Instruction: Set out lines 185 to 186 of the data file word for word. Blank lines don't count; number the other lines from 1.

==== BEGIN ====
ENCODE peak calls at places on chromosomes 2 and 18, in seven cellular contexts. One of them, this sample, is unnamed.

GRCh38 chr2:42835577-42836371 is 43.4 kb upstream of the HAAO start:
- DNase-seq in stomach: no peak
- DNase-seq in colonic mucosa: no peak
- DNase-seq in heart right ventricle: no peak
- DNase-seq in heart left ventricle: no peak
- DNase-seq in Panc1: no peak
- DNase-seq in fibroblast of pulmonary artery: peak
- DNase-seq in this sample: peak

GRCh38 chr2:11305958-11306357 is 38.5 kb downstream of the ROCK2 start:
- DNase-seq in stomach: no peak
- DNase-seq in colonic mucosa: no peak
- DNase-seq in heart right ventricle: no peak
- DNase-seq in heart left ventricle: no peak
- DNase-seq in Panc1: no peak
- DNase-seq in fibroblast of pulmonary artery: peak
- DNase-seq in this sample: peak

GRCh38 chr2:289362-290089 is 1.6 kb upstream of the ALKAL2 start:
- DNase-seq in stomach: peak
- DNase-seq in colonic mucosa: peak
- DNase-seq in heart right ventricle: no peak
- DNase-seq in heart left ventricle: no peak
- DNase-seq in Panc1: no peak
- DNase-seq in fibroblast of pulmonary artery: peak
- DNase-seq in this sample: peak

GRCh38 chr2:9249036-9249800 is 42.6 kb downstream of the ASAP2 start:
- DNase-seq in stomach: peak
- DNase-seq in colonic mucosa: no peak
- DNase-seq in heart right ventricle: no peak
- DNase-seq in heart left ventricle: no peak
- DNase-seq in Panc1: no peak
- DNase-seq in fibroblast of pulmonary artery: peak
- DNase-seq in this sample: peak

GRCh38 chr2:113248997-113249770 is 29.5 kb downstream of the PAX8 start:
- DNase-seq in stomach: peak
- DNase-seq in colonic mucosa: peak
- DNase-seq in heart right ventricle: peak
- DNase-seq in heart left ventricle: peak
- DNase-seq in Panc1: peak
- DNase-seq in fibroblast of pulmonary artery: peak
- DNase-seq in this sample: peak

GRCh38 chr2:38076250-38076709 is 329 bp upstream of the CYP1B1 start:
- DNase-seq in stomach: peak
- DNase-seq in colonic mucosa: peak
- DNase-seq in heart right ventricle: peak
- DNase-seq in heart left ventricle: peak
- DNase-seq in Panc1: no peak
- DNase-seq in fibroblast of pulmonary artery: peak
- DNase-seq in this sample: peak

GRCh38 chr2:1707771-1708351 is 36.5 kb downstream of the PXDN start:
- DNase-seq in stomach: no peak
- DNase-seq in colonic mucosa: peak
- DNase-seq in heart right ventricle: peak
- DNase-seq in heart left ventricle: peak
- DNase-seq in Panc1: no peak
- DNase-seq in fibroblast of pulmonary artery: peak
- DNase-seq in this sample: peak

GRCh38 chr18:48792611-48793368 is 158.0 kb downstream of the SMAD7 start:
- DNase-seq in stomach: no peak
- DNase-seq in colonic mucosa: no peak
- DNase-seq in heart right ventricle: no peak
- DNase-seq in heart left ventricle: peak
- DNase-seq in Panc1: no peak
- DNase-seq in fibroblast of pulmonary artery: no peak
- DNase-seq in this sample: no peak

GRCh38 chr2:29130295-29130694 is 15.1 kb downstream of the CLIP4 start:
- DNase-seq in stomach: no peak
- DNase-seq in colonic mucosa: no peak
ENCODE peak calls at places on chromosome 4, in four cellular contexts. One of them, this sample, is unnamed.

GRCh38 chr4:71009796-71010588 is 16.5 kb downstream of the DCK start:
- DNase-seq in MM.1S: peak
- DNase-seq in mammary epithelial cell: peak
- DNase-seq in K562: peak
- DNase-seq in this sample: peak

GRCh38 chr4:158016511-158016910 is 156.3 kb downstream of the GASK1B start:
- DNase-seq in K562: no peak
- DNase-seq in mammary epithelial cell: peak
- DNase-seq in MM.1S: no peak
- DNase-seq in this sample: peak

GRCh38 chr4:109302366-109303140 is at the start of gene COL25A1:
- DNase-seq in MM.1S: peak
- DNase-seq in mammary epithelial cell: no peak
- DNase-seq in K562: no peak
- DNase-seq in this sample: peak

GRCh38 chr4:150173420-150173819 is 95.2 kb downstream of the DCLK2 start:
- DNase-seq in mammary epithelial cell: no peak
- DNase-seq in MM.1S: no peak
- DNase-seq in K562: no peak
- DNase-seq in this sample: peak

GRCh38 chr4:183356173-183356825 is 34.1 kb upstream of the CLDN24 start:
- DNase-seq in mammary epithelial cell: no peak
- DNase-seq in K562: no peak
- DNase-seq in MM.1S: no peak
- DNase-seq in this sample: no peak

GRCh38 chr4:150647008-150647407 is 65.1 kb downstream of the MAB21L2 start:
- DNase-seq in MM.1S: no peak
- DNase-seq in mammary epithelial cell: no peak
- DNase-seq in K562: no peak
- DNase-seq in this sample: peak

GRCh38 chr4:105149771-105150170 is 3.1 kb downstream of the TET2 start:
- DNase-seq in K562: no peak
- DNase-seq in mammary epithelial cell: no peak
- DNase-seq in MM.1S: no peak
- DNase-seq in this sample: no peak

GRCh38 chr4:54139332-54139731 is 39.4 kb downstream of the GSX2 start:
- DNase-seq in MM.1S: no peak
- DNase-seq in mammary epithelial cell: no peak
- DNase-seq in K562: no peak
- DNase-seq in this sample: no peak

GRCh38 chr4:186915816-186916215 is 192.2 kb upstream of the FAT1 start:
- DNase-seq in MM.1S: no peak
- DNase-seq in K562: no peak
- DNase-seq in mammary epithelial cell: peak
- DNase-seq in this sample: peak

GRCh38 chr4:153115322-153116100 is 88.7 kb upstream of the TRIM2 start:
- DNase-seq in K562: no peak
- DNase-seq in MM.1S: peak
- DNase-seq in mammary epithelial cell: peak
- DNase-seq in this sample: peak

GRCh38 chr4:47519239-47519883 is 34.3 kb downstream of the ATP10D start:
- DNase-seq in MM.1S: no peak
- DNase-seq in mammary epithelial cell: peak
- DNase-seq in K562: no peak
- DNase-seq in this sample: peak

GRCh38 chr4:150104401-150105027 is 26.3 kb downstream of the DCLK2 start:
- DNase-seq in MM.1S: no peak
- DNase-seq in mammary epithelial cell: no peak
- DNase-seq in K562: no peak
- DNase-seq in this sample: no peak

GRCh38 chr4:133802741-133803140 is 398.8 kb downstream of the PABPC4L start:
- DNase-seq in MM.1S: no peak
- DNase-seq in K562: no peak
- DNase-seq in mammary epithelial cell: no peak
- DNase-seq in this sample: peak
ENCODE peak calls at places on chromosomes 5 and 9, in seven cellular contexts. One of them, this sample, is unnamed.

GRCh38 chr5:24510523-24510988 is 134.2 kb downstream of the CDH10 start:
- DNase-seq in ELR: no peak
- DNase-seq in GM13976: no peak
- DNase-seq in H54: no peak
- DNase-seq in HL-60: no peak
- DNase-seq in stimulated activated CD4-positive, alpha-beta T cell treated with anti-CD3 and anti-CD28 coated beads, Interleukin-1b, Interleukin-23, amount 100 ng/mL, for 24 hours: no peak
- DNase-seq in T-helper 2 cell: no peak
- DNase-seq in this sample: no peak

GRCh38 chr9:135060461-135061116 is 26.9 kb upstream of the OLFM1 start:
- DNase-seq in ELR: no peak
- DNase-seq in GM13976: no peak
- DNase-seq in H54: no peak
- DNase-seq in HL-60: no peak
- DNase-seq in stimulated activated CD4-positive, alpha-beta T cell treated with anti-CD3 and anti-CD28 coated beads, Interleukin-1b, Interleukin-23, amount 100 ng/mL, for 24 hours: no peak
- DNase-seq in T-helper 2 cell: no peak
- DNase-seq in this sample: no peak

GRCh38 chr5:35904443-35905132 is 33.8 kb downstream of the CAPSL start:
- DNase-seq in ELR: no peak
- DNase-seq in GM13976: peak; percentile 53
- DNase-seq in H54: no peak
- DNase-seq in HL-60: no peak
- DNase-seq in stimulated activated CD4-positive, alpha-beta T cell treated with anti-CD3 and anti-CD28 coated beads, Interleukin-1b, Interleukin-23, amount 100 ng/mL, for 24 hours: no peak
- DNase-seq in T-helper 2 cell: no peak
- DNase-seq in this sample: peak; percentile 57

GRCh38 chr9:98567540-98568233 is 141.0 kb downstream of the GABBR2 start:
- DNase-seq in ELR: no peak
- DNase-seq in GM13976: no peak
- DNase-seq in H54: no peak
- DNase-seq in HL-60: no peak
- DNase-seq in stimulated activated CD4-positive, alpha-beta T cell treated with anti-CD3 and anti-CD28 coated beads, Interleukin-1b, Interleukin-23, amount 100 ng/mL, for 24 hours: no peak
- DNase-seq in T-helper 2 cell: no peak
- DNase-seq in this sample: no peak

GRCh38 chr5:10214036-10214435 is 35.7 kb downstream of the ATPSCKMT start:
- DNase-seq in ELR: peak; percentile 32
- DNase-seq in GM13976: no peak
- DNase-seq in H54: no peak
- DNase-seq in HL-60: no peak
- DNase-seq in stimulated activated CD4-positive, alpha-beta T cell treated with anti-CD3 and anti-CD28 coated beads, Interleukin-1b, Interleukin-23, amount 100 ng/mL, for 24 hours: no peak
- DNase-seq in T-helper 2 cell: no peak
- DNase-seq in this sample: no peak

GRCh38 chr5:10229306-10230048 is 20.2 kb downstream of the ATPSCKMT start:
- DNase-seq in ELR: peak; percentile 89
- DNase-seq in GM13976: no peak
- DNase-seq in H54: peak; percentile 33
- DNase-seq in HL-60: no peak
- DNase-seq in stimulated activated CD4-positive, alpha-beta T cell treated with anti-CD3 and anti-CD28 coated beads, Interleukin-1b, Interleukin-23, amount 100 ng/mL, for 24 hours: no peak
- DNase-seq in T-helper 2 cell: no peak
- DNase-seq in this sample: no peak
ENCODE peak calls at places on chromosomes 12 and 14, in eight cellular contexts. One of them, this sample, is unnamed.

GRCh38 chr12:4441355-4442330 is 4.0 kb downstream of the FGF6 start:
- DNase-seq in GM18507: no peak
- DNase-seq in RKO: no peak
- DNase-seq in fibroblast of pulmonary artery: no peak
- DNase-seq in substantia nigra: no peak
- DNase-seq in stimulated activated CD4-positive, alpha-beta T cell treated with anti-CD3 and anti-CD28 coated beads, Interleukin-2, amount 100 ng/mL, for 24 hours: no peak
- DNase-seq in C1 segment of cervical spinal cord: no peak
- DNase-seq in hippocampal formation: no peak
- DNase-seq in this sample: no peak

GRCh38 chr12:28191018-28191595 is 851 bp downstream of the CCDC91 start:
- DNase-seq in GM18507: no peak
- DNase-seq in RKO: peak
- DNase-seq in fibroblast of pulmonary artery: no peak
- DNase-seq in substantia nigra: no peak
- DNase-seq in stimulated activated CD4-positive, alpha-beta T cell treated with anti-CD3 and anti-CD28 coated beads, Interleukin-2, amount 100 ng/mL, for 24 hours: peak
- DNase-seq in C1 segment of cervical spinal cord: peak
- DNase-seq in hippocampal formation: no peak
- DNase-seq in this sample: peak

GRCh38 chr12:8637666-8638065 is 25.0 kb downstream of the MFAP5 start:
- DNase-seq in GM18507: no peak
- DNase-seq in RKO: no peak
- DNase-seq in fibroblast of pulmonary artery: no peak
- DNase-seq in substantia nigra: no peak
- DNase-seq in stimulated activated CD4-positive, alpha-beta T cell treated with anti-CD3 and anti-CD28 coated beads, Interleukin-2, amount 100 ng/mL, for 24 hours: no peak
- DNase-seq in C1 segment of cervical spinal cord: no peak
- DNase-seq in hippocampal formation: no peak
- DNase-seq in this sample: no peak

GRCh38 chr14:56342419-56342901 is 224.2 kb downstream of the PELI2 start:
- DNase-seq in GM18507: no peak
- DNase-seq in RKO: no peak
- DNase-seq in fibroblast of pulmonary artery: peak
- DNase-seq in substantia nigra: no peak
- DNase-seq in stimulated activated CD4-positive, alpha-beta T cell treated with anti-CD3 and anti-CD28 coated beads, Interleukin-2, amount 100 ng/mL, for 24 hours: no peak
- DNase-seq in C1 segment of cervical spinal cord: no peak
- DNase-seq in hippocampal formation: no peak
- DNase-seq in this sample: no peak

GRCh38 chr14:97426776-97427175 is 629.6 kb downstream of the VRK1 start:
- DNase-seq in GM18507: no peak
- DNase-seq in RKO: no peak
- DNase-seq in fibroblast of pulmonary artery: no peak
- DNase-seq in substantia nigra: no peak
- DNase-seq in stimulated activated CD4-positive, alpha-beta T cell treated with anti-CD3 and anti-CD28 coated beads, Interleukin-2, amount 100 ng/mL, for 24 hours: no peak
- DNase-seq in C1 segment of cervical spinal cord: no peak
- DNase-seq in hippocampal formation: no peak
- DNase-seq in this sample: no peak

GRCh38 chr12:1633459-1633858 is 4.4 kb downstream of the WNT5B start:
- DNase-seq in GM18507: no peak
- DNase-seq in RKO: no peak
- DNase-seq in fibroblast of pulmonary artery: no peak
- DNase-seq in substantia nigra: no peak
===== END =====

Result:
GRCh38 chr12:4441355-4442330 is 4.0 kb downstream of the FGF6 start:
- DNase-seq in GM18507: no peak